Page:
Banning Immigrants Is Pulling Hard ... on the Wrong Lever

Banning Immigrants Is Pulling Hard ... on the Wrong Lever

Why you should care

Because closing borders can have surprising consequences.

Gregory Daco is head of U.S. Macroeconomics at Oxford Economics.

To ban or not to ban, that is the question … for the courts. But beyond the political, legal and social ramifications of President Trump’s attempts to ban refugees as well as citizens from Muslim-majority countries from entering the country, the executive orders and the chaos they’ve caused signal a key juncture for relations between the White House and the business community.

While most U.S. companies stayed shtum for fear of being targeted by presidential tweets, many American conglomerates have expressed concern about restricting immigration. Business leaders from Google, Apple, Facebook, Microsoft and other major Silicon Valley companies opposed the first ban outright. Many other top executives, from Amazon and Procter & Gamble to Goldman Sachs and Airbnb, also joined the protest.

The broader concern? That it’s the first step toward much more stringent immigration rules that would limit foreign entry into the United States, thus cutting off the economy from important sources of revenue.

 

The markets reacted negatively the first time around, with stocks falling around the world and safe-haven assets like gold and U.S. Treasury securities rising. And while the Dow has reached an all-time high, surpassing 21,000 points, that was since Inauguration Day that Trump’s actions led to a retreat in the financial markets. What this leaves us with is a highly volatile and uncertain business environment. Business leaders may be willing to exchange patience for potentially lucrative corporate tax reform, but they may not do so if Trump’s anti-immigration agenda is pushed forward in the meantime.

Why Immigration Matters

It’s not difficult to understand why the markets and business leaders across the U.S. reacted negatively. Even though the immigration ban affects less than 0.1 percent of arrivals in America, its symbolic nature resonates further. The broader concern? That it’s the first step toward much more stringent immigration rules that would limit foreign entry into the United States, thus cutting off the economy from important sources of revenue — be it education, labor or tourism. And the clash with business leaders is unlikely to fade anytime soon because Trump’s team appears to have drafted another executive order that aims to overhaul the work-visa programs (like H1B visas) that allow high-skilled workers to gain employment in the U.S. when local hires lack the needed skills. Oxford Economics estimates that the administration’s tough stance on immigration (legal and illegal) could impose a drag on the economy north of half a percentage point.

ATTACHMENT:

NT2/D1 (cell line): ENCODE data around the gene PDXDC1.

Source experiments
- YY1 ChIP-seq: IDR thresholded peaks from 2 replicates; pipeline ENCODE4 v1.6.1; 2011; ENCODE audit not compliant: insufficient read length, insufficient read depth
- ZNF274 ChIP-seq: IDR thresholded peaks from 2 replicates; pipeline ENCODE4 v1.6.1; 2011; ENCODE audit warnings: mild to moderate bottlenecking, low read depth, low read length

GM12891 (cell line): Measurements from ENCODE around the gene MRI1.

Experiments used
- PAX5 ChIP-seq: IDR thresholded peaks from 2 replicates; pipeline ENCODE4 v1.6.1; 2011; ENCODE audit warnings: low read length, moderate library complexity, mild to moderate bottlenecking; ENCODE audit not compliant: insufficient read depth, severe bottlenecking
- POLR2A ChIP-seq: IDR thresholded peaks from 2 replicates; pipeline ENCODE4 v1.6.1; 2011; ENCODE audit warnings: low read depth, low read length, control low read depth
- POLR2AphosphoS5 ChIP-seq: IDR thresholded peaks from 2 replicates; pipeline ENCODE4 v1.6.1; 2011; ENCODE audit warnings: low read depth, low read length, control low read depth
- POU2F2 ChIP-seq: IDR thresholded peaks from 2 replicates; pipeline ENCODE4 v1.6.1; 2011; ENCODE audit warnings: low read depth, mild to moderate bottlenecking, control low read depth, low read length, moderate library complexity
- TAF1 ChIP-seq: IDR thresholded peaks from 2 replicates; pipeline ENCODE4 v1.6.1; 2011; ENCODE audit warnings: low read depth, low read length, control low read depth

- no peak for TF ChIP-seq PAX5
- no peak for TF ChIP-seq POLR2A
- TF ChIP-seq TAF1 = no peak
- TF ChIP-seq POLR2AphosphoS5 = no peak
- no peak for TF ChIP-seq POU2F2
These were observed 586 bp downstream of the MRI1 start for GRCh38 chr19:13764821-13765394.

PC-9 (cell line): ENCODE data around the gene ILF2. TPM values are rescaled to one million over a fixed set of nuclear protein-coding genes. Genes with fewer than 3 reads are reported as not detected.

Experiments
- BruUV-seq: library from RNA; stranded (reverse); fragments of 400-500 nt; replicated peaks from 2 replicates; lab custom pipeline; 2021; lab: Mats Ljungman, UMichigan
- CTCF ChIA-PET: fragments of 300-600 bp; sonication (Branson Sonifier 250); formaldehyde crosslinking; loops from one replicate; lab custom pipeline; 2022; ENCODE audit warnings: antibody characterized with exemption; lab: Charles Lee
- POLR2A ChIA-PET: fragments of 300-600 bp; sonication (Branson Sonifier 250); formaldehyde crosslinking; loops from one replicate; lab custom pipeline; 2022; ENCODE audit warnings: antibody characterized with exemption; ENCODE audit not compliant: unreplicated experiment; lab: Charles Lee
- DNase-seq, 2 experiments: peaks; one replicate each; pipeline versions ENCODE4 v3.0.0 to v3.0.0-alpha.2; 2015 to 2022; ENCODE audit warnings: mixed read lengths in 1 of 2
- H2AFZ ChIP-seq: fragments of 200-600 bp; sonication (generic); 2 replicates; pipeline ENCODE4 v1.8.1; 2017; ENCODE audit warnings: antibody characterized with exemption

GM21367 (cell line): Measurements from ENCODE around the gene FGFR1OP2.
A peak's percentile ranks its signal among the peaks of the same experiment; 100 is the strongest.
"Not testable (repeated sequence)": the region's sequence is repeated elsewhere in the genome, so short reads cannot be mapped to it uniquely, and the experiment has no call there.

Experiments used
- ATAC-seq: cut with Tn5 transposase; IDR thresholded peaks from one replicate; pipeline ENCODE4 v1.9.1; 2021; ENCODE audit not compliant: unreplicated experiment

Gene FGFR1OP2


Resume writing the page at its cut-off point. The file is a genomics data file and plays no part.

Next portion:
To put things in perspective, the Department of Commerce estimates that international students contributed between $30 and $35 billion to the U.S. economy in 2015. For most of these students, the majority of their funding resources came from outside the country (personal, family and foreign government assistance). Putting these factors together suggests an elevated net benefit to the U.S. economy, and any policy that curbs entry of foreign students, or makes it more difficult for them to stay and work after obtaining a degree, represents a significant net loss.

Regarding labor, Pia Orrenius, vice president and senior economist at the Dallas Federal Reserve Bank and a member of the advisory council for the Bush Institute’s Economic Growth Initiative, puts it eloquently when she says, “Immigration fuels the economy and greases the wheels of the labor market.” The entry of immigrants into the labor force generally occurs where there are shortages, thus increasing the economy’s productivity and broadly boosting national income and output. This “immigration surplus” benefits everyone, including the native population.

Does this mean that U.S. labor only stands to gain from immigration? Not necessarily. For low-skilled native workers, for example, the influx of immigrants (legal and illegal) generally represents a substitute that puts downward pressure on wages. And for many nationwide, this has led to serious discontent. But, at the other end of the spectrum, research shows that foreign-born, high-skilled workers generally complement native high-skilled workers, boosting overall wages and output.

Finally, when it comes to tourism, the immigration ban could also have significant adverse economic consequences. A recent report by Hopper.com indicated that flight searches from 122 countries had fallen 9 percent, from 61.5 million per week before Inauguration Day to 56 million after, and fell another 9 percent to 50.9 million after the travel ban. While the data may only reflect a temporary shift in travel preferences, we shouldn’t underestimate the importance of presidential actions in promoting or deterring tourism. With international tourism generating around $200 billion in outlays each year, it’s easy to see the potential significance of these decisions.

OZYOpinion

Interviews, op-eds, and analysis to help you make sense of the news of the day and the news of the future.